This year’s trade deadline brought about plenty of the usual reactions; pins and needles, chewing your fingernails, and mashing the refresh button on your twitter feed. Down to a two team race separated by a game or two, the National League West has all the earmarks of a nail-biter.
Leading up to the deadline, we were told that the Dodgers were looking to make bold, sweeping moves, instead of the ‘under the radar’ moves they’ve made in the recent past. Fans got excited and dreamt about all the big names that could be sporting Dodger blue by week’s end. Names like Archer, Bruce, Sale and Lucroy were repeatedly mentioned, as if their repetition would increase the odds of landing them.
The fickle dance that is asset management is what makes the deadline such a rollercoaster; you don’t want to mortgage your entire farm system on one or two guys. Therein is the catch; the delicate balance between keeping your young talent to stay competitive, while giving the guys at the major league level the help they need to push them over the hump and make a serious post-season run.
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Coming into the deadline, the Dodgers were comin in hot; conversely, the Giants lost something like 90 of their last 91 games, and their lead was down to 1 or 2 games. This meant that the two teams were not only battling it out for the NL West, but more than likely in on some of the same free agents as well.
First up was the Dodgers biggest move to date; OF Josh Reddick and SP Rich Hill for Grant Holmes, Frankie Montas and Jharel Cotton. Let’s look at our new sparkly players first:
Rich Hill, Starting Pitcher:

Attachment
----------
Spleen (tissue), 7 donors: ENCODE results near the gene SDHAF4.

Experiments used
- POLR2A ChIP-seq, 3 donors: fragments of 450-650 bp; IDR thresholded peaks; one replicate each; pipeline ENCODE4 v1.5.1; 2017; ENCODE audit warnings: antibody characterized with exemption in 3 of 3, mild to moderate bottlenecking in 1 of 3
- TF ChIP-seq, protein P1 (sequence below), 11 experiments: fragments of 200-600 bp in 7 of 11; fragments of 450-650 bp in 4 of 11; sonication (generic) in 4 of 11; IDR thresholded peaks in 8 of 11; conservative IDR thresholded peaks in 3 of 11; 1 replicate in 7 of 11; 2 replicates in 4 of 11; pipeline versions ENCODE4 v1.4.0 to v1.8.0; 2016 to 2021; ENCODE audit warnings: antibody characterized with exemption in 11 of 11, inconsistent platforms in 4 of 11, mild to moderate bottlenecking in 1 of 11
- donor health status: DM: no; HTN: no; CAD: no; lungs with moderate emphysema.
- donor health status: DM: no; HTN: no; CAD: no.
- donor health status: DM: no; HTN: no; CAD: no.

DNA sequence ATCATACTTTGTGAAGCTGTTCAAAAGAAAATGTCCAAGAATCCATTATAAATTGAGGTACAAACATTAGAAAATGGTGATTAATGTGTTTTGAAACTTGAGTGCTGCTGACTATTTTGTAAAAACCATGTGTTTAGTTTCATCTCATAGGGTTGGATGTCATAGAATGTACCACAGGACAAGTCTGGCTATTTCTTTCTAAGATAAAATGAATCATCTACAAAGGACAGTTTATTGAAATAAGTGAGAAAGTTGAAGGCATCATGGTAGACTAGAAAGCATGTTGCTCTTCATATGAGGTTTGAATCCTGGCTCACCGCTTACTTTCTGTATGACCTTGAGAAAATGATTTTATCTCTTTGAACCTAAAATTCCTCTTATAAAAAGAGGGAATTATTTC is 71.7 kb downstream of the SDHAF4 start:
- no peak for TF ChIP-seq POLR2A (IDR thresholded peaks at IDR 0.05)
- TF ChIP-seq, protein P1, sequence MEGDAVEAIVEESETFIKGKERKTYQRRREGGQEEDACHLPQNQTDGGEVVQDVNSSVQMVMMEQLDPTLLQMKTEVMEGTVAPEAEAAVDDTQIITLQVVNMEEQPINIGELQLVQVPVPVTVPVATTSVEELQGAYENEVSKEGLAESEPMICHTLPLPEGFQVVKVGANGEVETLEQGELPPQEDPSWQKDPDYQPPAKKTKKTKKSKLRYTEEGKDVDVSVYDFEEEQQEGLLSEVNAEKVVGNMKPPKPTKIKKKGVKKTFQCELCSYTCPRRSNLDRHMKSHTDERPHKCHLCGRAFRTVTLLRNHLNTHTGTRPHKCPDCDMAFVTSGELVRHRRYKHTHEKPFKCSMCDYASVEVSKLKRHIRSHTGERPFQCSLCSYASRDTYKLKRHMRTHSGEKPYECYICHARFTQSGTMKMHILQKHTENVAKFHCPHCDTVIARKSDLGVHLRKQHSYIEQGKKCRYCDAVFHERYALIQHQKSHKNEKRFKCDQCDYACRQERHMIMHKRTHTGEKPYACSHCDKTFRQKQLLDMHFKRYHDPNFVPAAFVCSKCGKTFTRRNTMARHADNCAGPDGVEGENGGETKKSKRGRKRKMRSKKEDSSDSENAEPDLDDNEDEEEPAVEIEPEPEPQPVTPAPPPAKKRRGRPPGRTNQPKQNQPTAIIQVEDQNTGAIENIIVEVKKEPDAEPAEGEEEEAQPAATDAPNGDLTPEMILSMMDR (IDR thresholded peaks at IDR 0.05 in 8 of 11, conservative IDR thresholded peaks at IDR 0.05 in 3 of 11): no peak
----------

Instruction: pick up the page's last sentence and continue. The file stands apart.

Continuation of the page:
[graphiq id=”d7abpECytUh” title=”Rich Hill Career ERA, WHIP and K/BB” width=”600″ height=”515″ url=”https://w.graphiq.com/w/d7abpECytUh” link=”http://baseball-players.pointafter.com/l/7338/Rich-Hill” link_text=”Rich Hill Career ERA, WHIP and K/BB | PointAfter” ]
Rich Hill is a starting pitcher, and a lefty. And, in true Dodger form, was on the DL when acquired. Fortunately, the injury is just a blister, and he’s slated to start this sunday versus the Red Sox, and David Price. Evidently, Rich gets around. He has pitched for the A’s, Cubs, Orioles, Red Sox, Indians, Angels, Yankees, Nationals and Cardinals. Although his overall numbers don’t fly off the screen, he threw for a 1.67 ERA, 0.96 WHIP and 10.3 K/9 over his last five starts. Promising!
Josh Reddick, Outfielder:
Josh Reddick is the kind of ballplayer you want on your club. All his teammates love him. He gives nothing short of 110% on the field, and his play backs that up. His triple slash looks like:
[graphiq id=”9Cv9x7GnTTL” title=”Josh Reddick Career Batting Triple Slash” width=”640″ height=”494″ url=”https://w.graphiq.com/w/9Cv9x7GnTTL” link=”http://baseball-players.pointafter.com/l/13502/Josh-Reddick” link_text=”Josh Reddick Career Batting Triple Slash | PointAfter” ]
To the untrained eye: he can rake. A very good fielder as well, and an outfield of Josh Reddick, Joc Pederson, and Yasiel Puig could be the best defensive outfield in baseball, and we all know how highly the front office regards defense. (yes, I’m aware Yasiel was sent down; I believe he will be back, and thus the projection)
Now, we cannot talk about who we got without touching on who we gave up. For Josh and Rich, we sent Frankie Montas, Grant Holmes and Jharel Cotton. Now, even if you casually follow baseball, chances are you’ve heard the names Julio Urias and Jose De Leon, two gems of the Dodgers farm system. Neither were included in this deal, but right behind those two, many felt, was Grant Holmes. A 20yr old phenom, averaging 8.5k’s per 9 innings pitched, all signs point to big league level stuff. Frankie Montas is a top 100 prospect, who has suffered 2 separate rib injuries, can also bring it. Jharel Cotton was a throw in from all accounts, and won’t be missed all that much.